Campus Life

Texas A&M Professors Share Their ‘Voices Of Impact’

Experts touch on subjects including how the way people walk is related to their health, sex differences in intelligence and achievement, and the "wealth" of bilingualism.
By Lesley Henton, Texas A&M University Division of Marketing & Communications March 21, 2022

voices of impact graphic
At the annual event, professors are given five minutes to share their research and perspectives on societal issues.


Twelve professors from the Texas A&M University College of Education and Human Development were recently given five minutes to share their research and perspectives on issues impacting society at this year’s “Voices of Impact,” an annual event where faculty members are encouraged to discuss their areas of expertise in ways everyone can understand.

The full speaker series is available for viewing on the VOI website.

Texas A&M Today visited with two of the professors to discuss their presentations.

Jenna Yentes, “Goldilocks of Walking”

Jenna Yentes, associate professor in the Department of Health and Kinesiology, said how we walk is related to our health, especially as we age.

Jenna Yentes presenting at the 2022 Voices of Impact event
Jenna Yentes presenting at the 2022 Voices of Impact event

Joshua Siegel/College of Education and Human Development

“Every step you take is different, like a fingerprint,” she said. “Some are slightly wider, longer, faster or slower.”

This “movement variability” gives us the flexibility to make quick changes such as when we trip on a crack or someone jumps in front us.

“The ‘goldilocks’ is that flexibility,” Yentes said. “If your steps are too consistent, you’re walking like a robot, not able to make those changes because you’re so rigid. You need flexibility in your steps, but just right amount.”

In her research, Yentes examines and quantifies the variability of steps, which changes over time and can indicate the status of a person’s health.

“It’s not something you’ll notice because it’s a slow progression,” she said. “As we age or different diseases evolve, that variability may change.”

Yentes said she hopes one day it becomes standard practice for doctors to conduct simple walking tests just as they check patients’ weight, heart rate, temperature, etc.

“We walk more and more like a robot as we get older, so if we track our walking over time, we can work on how to get flexibility back to movement patterns,” she said, noting the goal of her research is to restore the “just right” variability.

View Yentes’ presentation here.

Daniel Hajovsky, “Sex Differences in Intelligence and Achievement”

The name of his presentation alone is bound to grab some attention, said Daniel Hajovsky, an associate professor in the Department of Educational Psychology, noting the obvious potential for controversy in connecting sex with intelligence and achievement.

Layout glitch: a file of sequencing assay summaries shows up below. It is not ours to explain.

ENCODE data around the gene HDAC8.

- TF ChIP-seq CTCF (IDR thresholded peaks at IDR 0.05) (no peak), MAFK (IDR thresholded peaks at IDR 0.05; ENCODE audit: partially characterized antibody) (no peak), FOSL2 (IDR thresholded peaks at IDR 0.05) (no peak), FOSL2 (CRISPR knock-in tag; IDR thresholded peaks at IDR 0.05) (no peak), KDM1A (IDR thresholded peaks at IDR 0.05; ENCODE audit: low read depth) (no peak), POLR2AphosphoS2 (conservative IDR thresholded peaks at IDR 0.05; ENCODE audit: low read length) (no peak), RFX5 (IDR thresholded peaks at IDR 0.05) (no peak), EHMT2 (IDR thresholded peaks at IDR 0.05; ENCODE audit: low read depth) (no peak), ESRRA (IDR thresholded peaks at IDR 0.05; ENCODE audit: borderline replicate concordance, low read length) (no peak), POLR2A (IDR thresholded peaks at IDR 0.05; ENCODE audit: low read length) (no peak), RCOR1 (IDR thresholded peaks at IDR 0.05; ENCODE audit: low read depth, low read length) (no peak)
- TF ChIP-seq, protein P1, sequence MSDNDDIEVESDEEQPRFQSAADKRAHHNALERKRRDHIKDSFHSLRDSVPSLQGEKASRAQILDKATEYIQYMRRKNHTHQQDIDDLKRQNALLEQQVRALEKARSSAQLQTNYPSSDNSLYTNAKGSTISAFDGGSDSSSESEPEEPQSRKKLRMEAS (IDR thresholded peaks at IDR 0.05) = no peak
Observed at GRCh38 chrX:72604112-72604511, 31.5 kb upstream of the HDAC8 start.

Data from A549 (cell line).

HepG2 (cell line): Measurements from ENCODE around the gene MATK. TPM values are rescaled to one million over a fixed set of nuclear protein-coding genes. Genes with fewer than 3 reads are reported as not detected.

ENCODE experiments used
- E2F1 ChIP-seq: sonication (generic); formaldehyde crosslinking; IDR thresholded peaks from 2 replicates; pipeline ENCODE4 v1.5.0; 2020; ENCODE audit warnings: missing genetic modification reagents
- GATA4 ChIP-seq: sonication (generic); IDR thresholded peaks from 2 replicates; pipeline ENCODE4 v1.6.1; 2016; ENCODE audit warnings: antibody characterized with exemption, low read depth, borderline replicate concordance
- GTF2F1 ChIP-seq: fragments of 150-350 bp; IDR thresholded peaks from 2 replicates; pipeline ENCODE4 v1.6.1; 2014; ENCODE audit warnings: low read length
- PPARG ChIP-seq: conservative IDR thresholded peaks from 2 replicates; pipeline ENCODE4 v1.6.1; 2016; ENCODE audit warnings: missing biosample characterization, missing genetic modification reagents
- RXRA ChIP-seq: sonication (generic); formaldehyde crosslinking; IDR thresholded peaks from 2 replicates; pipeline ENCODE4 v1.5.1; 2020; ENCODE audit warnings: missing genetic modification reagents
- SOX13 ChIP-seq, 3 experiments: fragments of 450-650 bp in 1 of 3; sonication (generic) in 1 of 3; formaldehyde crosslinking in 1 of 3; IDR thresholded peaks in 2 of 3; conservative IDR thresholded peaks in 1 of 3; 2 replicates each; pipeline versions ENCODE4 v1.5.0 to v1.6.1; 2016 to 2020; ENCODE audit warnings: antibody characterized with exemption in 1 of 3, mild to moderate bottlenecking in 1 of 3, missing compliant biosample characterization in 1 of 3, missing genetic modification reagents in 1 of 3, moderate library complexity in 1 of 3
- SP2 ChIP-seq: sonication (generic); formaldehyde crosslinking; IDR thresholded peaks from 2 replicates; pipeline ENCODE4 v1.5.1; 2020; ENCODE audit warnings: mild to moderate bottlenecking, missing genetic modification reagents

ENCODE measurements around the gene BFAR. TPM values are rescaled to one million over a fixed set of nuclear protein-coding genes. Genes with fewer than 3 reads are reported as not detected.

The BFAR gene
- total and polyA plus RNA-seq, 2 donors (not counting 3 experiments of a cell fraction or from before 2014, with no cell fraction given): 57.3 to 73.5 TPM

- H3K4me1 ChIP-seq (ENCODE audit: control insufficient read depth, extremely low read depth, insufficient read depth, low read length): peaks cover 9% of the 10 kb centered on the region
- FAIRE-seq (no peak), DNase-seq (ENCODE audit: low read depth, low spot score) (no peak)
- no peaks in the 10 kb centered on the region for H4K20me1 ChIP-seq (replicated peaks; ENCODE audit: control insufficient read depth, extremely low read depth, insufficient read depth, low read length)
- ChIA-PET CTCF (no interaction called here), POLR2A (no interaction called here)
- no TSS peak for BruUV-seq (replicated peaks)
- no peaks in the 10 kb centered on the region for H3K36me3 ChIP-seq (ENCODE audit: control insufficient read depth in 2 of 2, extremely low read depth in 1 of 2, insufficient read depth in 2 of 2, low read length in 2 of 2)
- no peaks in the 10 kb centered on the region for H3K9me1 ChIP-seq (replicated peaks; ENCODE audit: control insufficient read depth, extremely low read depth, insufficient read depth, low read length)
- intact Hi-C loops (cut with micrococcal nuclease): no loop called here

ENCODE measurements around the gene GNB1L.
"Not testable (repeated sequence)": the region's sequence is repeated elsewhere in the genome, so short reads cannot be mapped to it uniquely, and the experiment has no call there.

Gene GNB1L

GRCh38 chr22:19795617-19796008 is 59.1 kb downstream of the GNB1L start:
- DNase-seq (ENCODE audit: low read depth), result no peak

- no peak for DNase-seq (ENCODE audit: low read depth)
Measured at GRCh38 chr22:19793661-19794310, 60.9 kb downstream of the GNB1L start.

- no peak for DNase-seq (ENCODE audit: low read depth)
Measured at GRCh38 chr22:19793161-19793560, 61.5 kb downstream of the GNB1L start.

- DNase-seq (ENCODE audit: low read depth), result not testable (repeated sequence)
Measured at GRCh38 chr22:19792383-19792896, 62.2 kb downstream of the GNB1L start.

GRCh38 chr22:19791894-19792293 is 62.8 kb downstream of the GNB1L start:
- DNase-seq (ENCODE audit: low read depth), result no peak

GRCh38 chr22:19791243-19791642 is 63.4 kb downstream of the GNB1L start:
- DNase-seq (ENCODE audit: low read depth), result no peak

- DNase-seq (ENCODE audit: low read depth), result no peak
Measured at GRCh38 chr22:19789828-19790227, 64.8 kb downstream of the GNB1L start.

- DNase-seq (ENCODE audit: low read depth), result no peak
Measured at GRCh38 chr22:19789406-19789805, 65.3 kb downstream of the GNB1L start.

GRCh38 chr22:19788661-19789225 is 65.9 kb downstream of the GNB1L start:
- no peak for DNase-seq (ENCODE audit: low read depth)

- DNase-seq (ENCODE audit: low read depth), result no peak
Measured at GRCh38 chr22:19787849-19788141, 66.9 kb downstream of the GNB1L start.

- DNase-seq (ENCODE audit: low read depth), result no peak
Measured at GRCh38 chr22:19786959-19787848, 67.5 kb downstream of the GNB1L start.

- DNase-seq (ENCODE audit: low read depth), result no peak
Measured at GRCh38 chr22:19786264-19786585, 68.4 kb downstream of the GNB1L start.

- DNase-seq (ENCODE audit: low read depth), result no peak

“We’re talking about averages between large groups, this doesn’t mean it’s true for every individual you see in the population,” he said.

Hajovsky studies sex differences in intelligence and achievement test scores in children and adolescents. “Although there is no consistent sex difference in general intelligence (IQ scores), there are some consistent differences in more broad and narrow abilities,” he said.

Sex differences in broad cognitive abilities are mostly found with processing speed and visual processing, Hajovsky said, noting he’s found that females show an advantage, on average, in processing speed, so for example, they may be able to retrieve more vocabulary, produce more words and write faster. For males, their visual processing – the ability to use mental imagery to solve problems with visual information – is generally better, on average. For example, tests measuring the narrow ability that involve moving three-dimensional objects around in their minds (something called “mental rotation”) often shows the largest sex differences favoring males.

In terms of academics, Hajovsky said females tend to obtain better grades in all academic areas and males are much less likely to complete higher education.

“The area that’s probably the most controversial is math problem solving,” he said. “Males have an advantage at average to above average ability ranges in math problem solving.”

When it comes to reading skills, the findings are mixed with female advantages in reading fluency. But the area that likely receives the least amount of public attention is in the area of writing achievement, where female advantages begin early and persist across age.

View Hajovsky’s presentation here.

View the rest of 2022’s Voices of Impact:

Monica Neshyba, “Discovering the Wealth of Bilingualism
Hope K. Gerde, “Writing Gives Young Children a Voice
Vince Lechuga, “The Unintended Consequences of Policy
Connie Barroso Garcia, “Believing in the Ability to Change
Tyler Prochnow, “Why Social Connections Matter to Your Health
Ben Herman, “Scientific by Affiliation
Noemi Mendoza Diaz, “A Bias-Free Assessment of Teaching
Andrew Kwok, “Recruiting the Next Wave of Teachers
Heather McMahan, “Research That Saves Lost Researchers
Brian McCullough “Leveraging the ‘Nature’ of Sport

Media contact: Lesley Henton,

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